Local Diversity

The number of species found at a site varies with the diversity of the regional species pool and with local conditions. In general, we expect to find a larger number of co-occurring species wherever habitat heterogeneity is greater, and this is supported by the many studies that demonstrate a positive correlation between measures of habitat complexity and numbers of species at a site (Section 5.2.3). A complete survey of all the species within a local assemblage is an extremely challenging task. Such studies are unusual partly because the taxonomic knowledge of many groups is inadequate, and partly because the exhaustive compilation of a species list is rarely a priority. It is more usual to find either a detailed study of a single taxon, or an ecological investigation where the focus is on the more common species, while taxa that are difficult to identify are lumped, often at the family or genus levels. Nonetheless, it is apparent that species richness is affected by a number of variables. The estimated number of species always depends upon the size of the sample collected: the more individuals examined, the more species one is likely to find, invariably through the addition of rare or occasional species. More species are found in large rivers than small streams, apparently because the spatial area and habitat diversity are greater in larger systems, as discussed above. Historical differences between regions in rates of speciation and rates of extinction will influence the size of the species pool, and hence have an impact on local diversity.

The importance of sample size is nicely illustrated by a study of macroinvertebrates collected from individual stones in a large reach of rapids (20-40 m wide, ~1 km in length) of the river Lestijoki, Finland (Kuusela 1979). The number of individuals per stone was positively correlated with the number of species per stone (Figure 10.4a). In addition, the cumulative number of species increased with the logarithm of the cumulative number of stones sampled, i.e.,

FIGURE 10.3 Some of the fish species occupying small drainage basins (300 km2 or less) in (a) the Grand River system, southern Ontario, and (b) in the Nida River system, south-central Poland. (Reproduced from Mahon 1984.)

(b) Leuciscus idus FIGURE 10.3 (cont.)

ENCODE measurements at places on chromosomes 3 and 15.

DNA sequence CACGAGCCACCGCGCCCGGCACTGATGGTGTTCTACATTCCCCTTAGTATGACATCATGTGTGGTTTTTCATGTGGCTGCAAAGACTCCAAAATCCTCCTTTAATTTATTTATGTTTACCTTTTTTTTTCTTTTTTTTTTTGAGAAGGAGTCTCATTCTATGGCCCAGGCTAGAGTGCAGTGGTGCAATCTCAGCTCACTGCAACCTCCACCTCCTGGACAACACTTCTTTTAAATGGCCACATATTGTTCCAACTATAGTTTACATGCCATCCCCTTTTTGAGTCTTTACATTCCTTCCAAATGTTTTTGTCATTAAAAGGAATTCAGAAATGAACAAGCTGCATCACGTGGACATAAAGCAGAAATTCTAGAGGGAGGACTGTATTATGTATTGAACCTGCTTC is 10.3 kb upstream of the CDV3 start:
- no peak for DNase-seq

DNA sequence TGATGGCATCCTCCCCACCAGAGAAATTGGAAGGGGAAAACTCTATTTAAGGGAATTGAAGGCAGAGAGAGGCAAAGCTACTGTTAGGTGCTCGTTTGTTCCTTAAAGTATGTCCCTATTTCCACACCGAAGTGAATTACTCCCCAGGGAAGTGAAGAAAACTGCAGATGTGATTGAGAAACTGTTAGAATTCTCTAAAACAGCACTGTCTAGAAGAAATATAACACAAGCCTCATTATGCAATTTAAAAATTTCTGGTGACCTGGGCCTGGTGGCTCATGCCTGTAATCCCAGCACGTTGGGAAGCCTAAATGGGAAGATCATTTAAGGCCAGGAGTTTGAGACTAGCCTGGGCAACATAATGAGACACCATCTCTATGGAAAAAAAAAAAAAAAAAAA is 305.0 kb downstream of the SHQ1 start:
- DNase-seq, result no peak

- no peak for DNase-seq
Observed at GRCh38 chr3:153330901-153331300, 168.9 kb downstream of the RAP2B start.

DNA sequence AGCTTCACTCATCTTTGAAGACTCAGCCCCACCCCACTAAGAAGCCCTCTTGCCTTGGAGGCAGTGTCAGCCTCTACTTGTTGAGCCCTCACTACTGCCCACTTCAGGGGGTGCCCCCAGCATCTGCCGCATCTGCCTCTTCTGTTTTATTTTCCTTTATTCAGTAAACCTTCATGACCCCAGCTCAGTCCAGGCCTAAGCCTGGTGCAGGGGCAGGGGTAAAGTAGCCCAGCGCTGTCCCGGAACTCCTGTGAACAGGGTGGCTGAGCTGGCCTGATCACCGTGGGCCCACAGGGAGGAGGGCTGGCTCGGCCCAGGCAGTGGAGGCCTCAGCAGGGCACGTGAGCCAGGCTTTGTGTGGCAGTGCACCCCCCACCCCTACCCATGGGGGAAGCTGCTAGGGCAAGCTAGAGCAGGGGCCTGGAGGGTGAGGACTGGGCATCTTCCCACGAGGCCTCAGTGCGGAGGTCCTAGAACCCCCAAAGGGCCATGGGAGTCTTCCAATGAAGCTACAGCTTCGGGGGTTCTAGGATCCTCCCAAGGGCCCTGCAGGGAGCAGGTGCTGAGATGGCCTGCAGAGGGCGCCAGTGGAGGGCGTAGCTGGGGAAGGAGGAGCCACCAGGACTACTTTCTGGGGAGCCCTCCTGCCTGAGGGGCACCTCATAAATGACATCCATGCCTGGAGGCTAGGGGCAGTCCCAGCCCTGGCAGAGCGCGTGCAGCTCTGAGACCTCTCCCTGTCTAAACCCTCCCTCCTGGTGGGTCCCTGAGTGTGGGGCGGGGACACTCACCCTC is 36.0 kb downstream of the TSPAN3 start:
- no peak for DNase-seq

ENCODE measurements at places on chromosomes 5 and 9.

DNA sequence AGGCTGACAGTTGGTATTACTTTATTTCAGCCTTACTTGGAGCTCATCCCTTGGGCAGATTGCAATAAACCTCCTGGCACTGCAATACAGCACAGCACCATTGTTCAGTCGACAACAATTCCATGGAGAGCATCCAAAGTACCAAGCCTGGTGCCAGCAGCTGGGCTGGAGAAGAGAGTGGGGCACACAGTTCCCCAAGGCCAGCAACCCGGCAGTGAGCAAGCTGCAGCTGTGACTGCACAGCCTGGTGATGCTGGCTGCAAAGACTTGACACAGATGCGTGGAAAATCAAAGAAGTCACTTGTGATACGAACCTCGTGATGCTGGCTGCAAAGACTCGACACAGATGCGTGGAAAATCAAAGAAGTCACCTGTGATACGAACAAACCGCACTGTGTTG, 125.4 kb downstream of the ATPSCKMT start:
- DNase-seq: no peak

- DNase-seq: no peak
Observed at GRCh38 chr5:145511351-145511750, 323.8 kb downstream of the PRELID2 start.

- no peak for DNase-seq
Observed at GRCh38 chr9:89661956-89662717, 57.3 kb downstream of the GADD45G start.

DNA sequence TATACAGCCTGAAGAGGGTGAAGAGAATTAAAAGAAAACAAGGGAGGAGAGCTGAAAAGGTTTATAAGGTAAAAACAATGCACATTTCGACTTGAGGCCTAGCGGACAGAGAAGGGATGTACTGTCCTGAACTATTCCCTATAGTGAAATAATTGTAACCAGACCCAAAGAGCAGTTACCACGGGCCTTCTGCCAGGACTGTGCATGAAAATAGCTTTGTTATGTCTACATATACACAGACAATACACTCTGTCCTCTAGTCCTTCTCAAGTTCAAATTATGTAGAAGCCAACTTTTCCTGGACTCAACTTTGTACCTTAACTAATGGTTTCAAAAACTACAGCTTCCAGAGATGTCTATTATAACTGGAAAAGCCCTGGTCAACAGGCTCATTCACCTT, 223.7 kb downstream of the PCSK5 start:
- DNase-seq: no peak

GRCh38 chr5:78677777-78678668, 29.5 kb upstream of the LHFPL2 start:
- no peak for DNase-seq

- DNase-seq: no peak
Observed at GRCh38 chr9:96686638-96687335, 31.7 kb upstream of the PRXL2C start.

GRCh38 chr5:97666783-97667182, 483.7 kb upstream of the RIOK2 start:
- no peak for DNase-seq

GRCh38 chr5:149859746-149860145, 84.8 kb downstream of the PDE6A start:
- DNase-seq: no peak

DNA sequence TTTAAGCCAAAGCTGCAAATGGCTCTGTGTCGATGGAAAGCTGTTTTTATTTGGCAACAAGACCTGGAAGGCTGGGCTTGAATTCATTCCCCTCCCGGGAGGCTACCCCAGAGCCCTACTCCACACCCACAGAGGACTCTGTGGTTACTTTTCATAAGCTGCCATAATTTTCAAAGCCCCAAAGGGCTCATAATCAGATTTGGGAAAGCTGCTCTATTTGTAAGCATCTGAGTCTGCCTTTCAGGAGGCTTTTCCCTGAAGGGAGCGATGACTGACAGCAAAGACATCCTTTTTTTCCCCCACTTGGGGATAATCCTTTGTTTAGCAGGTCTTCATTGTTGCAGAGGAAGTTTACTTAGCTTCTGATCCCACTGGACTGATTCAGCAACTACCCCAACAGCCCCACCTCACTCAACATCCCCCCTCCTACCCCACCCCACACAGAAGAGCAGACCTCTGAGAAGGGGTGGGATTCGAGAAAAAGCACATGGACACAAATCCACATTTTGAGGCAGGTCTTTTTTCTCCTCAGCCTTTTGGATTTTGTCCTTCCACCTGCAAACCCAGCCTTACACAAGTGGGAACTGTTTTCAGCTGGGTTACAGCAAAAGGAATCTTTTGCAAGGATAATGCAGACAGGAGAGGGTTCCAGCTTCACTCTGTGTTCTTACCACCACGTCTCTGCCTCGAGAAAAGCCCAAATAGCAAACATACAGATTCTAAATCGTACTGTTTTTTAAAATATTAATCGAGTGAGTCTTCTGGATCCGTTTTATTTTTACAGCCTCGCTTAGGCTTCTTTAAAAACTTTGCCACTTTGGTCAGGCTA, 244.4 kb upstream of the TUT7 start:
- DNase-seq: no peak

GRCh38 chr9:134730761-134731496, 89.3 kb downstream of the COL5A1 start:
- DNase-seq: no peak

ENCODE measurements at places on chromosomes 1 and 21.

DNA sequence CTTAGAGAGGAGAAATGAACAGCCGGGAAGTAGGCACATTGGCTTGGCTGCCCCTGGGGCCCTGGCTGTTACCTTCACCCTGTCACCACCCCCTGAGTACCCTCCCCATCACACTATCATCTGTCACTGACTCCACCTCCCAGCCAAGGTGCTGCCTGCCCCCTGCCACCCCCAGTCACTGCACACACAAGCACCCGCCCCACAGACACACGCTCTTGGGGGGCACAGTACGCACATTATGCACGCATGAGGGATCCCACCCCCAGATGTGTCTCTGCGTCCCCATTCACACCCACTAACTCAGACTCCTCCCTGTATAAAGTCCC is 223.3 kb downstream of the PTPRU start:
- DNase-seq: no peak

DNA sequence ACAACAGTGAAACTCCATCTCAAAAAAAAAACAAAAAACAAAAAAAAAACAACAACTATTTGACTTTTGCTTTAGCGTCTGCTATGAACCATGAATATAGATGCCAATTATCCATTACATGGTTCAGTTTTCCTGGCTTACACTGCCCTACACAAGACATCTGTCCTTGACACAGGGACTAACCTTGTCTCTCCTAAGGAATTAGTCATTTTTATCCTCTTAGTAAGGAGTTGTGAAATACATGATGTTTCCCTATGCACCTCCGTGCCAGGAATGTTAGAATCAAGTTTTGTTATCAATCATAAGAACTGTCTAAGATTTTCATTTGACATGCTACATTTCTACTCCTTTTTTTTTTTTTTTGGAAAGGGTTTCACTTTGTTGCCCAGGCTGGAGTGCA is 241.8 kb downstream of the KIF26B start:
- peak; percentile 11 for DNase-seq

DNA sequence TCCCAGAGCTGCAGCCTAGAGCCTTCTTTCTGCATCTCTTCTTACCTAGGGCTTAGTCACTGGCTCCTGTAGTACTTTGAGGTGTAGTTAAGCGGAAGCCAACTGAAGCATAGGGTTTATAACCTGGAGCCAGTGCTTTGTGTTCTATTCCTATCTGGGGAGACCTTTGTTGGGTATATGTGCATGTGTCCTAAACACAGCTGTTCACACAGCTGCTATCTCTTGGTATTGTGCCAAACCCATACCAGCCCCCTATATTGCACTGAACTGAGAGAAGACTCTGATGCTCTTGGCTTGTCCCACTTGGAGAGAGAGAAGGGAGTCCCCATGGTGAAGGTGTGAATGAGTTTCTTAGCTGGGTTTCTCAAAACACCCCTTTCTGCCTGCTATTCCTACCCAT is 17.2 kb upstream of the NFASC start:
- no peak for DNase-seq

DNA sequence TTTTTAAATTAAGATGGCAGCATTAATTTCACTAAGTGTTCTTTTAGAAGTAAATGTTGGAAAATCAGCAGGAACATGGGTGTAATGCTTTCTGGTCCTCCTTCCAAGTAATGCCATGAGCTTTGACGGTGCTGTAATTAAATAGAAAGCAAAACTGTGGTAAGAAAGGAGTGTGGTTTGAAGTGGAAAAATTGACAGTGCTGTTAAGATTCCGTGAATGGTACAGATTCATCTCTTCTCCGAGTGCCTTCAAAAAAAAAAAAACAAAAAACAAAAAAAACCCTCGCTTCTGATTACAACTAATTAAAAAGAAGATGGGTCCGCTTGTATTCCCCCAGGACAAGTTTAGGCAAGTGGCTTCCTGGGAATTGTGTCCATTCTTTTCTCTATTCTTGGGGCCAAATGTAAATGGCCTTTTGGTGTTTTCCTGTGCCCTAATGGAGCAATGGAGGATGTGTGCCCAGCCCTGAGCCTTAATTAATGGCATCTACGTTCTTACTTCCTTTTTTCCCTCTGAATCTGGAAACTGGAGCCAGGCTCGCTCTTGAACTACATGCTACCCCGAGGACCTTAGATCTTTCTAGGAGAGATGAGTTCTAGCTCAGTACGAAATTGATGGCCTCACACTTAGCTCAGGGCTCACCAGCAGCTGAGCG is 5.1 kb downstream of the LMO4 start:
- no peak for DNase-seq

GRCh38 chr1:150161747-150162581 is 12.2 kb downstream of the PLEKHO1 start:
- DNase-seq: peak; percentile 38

at a decelerating rate. The latter relationship has been reported from streams of widely different regions (Figure 10.4b), and clearly illustrates the dependence of local species richness on sampling effort. Statistical methods can be used to extrapolate the relationship between number of species and sample size to estimate the true number of taxa in the assemblage (Colwell and Coddington 1994). Using 25 individual stones as the sampling unit, Melo and Froehlich (2000) were able to characterize invertebrate richness for a series of streams in Brazil, and compare sites and seasonal patterns. However, new taxa accumulated even when as many as 150 individual stones were sampled locally at a site (Melo and Froehlich 2001).

Another very general finding from species collections is that a few species are common and most are quite rare. A collection of 52,000 insect specimens that emerged as adults from a stream flowing underneath an 11 m2 greenhouse near Schlitz, Germany, yielded a total of 148 species, but the 15 most abundant species contributed

80% of the total number of individuals (Illies 1971). Woodward et al. (2002) report a similar finding for the Broadstone Stream, United Kingdom, which is relatively species-poor due to the stream's natural acidity. Demonstrating remarkable consistency over 24 years of study, a core community of eight taxa always was present and contributed 75% or more of total individuals (Figure 10.5). A practical consequence of the tendency for a few species to dominate an assemblage is that collection of a small number of samples will include most of the common species, whereas further sampling effort will continue to produce additional species almost (but not quite) indefinitely. This underlies the relationship between sample size and local species richness (Figure 10.4), which in turn influences the amount of sampling effort necessary to characterize a system.

Why a few species should be more abundant, widespread, and successful and many species quite rare remains one of the great enigmas of ecology. Species that have wide regional

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